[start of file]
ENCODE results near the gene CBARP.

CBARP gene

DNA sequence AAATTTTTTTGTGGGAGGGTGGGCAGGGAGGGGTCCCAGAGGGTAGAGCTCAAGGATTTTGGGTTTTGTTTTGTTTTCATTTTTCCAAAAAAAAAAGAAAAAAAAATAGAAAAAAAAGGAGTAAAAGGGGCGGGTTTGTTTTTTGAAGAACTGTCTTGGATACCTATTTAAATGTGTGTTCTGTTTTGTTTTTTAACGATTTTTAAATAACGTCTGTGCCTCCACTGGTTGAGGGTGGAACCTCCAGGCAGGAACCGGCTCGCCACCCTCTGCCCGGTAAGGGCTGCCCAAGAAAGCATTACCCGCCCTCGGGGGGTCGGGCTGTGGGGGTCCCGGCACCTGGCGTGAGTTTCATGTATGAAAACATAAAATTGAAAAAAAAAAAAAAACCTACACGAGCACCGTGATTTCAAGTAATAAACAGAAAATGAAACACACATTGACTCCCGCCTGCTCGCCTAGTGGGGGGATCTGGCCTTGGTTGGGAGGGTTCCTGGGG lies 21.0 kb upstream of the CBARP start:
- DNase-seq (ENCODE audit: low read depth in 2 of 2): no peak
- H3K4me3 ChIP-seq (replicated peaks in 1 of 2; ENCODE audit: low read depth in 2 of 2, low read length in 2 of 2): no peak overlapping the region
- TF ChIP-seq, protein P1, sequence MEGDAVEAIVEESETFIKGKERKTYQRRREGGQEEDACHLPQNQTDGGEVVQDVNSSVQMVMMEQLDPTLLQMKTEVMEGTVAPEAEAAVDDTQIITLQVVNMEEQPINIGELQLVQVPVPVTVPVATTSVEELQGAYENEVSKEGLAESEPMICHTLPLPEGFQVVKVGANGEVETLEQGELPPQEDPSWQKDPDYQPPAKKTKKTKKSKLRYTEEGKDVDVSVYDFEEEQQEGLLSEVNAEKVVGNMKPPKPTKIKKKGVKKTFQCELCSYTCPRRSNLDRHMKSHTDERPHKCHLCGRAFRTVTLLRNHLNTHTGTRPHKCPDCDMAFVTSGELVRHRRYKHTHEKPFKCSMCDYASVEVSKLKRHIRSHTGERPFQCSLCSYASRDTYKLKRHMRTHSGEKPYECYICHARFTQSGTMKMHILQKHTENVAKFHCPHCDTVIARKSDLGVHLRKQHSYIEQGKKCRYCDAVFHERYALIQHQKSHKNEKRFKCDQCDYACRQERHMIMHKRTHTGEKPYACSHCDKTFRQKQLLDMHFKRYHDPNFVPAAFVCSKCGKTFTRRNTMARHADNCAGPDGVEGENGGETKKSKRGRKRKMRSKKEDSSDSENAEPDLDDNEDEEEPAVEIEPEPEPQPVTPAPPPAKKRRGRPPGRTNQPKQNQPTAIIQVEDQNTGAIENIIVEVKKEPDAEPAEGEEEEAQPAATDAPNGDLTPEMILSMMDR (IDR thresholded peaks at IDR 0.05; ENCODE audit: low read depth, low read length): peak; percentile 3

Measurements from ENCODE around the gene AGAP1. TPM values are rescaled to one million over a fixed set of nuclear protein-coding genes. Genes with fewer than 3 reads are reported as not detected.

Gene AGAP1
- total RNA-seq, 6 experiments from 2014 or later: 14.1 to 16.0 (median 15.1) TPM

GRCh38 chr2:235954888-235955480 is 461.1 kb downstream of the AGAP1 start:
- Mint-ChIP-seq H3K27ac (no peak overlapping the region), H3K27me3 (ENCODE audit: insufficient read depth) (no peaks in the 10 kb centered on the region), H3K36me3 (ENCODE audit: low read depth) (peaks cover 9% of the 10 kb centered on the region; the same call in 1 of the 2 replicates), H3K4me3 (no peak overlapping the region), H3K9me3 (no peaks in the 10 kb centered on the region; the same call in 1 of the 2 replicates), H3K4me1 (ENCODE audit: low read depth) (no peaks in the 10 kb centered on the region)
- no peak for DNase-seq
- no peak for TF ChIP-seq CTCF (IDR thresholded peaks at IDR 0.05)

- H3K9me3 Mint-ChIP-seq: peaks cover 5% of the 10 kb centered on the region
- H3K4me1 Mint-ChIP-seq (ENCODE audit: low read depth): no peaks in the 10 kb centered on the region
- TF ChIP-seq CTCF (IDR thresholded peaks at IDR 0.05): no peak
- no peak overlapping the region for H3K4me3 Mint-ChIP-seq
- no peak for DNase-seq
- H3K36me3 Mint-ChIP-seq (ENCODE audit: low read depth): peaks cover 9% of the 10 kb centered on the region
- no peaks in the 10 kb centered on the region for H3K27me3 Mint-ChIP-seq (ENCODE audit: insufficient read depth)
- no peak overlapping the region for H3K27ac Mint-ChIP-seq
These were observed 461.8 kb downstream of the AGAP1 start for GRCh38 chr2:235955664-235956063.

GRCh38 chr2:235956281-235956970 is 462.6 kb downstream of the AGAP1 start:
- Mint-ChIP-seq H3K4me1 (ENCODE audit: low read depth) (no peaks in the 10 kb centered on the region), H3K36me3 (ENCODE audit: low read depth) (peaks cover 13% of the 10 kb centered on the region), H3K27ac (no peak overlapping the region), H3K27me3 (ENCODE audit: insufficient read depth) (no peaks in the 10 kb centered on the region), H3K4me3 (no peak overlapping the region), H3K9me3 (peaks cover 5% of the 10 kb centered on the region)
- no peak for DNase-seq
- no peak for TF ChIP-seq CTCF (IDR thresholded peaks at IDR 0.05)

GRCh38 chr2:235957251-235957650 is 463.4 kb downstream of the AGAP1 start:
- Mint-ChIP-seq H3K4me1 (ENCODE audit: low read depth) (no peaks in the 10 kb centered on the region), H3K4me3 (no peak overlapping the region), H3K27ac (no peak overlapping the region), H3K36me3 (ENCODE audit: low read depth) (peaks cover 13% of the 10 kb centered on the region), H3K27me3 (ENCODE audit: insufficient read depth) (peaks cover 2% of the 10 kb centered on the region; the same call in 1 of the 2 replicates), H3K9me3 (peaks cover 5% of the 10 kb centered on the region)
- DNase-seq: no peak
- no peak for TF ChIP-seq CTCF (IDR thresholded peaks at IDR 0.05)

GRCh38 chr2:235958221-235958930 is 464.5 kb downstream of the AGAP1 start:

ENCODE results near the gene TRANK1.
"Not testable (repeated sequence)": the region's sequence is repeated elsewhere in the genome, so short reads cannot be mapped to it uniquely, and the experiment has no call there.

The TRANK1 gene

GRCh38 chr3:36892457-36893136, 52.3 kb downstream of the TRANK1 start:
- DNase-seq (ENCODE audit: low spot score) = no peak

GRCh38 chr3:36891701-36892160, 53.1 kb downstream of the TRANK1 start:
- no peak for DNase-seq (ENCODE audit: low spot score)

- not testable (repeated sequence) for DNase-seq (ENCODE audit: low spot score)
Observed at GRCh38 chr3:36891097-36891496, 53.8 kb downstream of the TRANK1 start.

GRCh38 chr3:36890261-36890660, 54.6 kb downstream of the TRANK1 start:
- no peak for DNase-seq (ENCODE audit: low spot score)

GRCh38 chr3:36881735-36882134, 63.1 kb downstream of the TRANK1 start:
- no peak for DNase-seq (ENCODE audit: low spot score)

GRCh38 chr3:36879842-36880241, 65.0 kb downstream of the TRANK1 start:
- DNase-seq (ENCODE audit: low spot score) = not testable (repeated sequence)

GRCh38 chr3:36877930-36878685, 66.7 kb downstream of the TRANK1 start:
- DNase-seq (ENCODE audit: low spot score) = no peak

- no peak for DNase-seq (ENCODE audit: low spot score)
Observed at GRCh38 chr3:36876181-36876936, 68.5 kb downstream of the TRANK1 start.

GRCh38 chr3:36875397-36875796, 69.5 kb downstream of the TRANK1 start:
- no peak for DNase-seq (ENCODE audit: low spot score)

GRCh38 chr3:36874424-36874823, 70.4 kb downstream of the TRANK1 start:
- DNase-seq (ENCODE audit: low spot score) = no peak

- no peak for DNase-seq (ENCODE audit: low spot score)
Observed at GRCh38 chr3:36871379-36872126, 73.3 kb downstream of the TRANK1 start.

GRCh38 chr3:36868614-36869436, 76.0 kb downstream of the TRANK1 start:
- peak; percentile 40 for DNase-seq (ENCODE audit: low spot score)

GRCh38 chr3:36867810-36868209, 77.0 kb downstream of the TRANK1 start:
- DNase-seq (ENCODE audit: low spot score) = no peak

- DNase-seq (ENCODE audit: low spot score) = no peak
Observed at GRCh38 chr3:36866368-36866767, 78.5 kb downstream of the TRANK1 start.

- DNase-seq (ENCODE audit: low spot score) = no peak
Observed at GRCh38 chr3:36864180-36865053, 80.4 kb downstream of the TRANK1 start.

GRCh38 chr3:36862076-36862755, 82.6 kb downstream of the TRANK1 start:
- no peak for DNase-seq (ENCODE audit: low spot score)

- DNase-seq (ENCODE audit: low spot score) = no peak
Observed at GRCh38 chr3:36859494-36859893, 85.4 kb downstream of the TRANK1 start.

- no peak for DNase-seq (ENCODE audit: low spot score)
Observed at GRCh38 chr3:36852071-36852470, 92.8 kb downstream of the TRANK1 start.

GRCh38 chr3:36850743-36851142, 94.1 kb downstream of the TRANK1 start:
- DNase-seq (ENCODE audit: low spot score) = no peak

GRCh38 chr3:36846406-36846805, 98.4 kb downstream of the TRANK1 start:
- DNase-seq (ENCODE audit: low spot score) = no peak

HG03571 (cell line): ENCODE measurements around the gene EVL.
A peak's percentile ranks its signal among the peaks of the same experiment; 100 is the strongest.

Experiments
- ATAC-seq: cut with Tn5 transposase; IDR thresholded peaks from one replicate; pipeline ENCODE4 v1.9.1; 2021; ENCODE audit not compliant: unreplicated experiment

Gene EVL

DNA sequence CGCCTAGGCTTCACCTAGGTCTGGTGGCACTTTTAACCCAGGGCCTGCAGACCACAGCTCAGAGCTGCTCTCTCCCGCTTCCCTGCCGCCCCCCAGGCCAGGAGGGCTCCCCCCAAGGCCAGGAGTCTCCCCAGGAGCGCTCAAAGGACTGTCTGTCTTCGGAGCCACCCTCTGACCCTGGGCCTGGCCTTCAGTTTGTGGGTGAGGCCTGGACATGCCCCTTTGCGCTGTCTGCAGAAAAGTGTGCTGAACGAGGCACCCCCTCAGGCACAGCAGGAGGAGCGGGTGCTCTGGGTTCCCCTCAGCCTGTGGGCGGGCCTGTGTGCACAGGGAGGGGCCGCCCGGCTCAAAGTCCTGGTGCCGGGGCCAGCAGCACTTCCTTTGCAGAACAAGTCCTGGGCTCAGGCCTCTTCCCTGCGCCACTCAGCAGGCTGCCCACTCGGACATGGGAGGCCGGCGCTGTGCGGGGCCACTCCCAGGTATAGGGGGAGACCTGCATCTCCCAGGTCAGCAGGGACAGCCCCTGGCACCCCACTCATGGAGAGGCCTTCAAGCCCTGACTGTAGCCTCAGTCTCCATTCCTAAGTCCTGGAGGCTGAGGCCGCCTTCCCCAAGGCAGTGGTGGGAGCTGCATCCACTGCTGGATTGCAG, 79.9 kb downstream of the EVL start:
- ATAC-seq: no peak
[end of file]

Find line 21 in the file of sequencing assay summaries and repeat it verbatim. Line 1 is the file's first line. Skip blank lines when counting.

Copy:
- no peak overlapping the region for H3K27ac Mint-ChIP-seq